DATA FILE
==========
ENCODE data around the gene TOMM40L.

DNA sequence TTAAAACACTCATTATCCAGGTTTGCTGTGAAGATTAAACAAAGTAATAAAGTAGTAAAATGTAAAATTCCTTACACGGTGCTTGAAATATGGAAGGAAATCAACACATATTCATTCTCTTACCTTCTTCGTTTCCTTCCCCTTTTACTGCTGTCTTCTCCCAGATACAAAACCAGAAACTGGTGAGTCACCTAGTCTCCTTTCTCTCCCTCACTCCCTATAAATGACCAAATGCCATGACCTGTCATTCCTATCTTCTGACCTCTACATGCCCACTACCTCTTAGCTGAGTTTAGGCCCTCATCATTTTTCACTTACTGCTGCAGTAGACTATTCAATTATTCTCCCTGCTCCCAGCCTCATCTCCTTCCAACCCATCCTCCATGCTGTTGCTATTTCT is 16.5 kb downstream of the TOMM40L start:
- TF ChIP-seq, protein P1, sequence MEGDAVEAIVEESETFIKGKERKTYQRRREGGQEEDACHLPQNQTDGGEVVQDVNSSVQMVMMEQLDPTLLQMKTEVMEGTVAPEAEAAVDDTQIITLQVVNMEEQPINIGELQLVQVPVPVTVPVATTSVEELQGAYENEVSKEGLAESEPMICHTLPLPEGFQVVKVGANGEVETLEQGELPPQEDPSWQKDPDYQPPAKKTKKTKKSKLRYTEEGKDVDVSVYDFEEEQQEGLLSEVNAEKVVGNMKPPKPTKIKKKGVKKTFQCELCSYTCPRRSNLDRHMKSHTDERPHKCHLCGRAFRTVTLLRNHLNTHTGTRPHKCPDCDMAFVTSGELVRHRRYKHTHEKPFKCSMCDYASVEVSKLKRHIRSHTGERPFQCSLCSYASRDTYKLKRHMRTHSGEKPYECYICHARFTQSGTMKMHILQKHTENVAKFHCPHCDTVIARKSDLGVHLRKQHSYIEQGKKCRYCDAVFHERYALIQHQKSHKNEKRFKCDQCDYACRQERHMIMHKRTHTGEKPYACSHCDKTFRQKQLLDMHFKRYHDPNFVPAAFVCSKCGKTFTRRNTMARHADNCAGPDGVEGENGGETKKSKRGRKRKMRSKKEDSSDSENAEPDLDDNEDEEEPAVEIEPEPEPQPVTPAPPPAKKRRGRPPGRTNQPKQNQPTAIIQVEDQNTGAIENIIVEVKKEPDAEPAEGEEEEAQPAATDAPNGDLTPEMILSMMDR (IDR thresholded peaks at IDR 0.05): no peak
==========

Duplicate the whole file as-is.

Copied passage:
ENCODE data around the gene TOMM40L.

DNA sequence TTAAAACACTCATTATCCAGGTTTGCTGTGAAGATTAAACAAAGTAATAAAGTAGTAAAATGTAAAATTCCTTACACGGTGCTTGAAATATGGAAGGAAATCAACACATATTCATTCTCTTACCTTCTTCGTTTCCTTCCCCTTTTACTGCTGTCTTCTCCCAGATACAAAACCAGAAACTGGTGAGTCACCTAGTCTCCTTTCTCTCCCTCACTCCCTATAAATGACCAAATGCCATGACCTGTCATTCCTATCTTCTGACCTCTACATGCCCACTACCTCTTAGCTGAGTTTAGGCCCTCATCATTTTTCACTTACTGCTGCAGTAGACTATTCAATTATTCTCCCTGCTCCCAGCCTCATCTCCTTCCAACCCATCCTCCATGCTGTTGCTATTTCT is 16.5 kb downstream of the TOMM40L start:
- TF ChIP-seq, protein P1, sequence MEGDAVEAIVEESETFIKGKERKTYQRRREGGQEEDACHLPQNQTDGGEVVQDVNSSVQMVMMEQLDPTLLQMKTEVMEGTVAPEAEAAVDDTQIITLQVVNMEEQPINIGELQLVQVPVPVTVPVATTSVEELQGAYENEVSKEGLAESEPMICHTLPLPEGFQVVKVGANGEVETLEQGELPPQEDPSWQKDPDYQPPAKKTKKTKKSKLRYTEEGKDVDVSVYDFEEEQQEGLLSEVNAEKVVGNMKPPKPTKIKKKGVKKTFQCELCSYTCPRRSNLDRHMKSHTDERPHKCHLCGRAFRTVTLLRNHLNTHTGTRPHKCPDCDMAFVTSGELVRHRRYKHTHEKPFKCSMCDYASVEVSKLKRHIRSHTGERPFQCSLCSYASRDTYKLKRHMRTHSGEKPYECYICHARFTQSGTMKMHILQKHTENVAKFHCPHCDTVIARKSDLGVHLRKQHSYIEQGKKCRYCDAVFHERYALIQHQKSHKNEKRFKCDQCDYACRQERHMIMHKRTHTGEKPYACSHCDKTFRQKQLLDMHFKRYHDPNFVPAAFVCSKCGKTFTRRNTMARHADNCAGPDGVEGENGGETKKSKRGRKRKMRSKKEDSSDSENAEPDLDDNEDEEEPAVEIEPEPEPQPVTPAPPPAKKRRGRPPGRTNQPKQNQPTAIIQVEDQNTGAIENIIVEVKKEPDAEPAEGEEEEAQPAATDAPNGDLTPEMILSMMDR (IDR thresholded peaks at IDR 0.05): no peak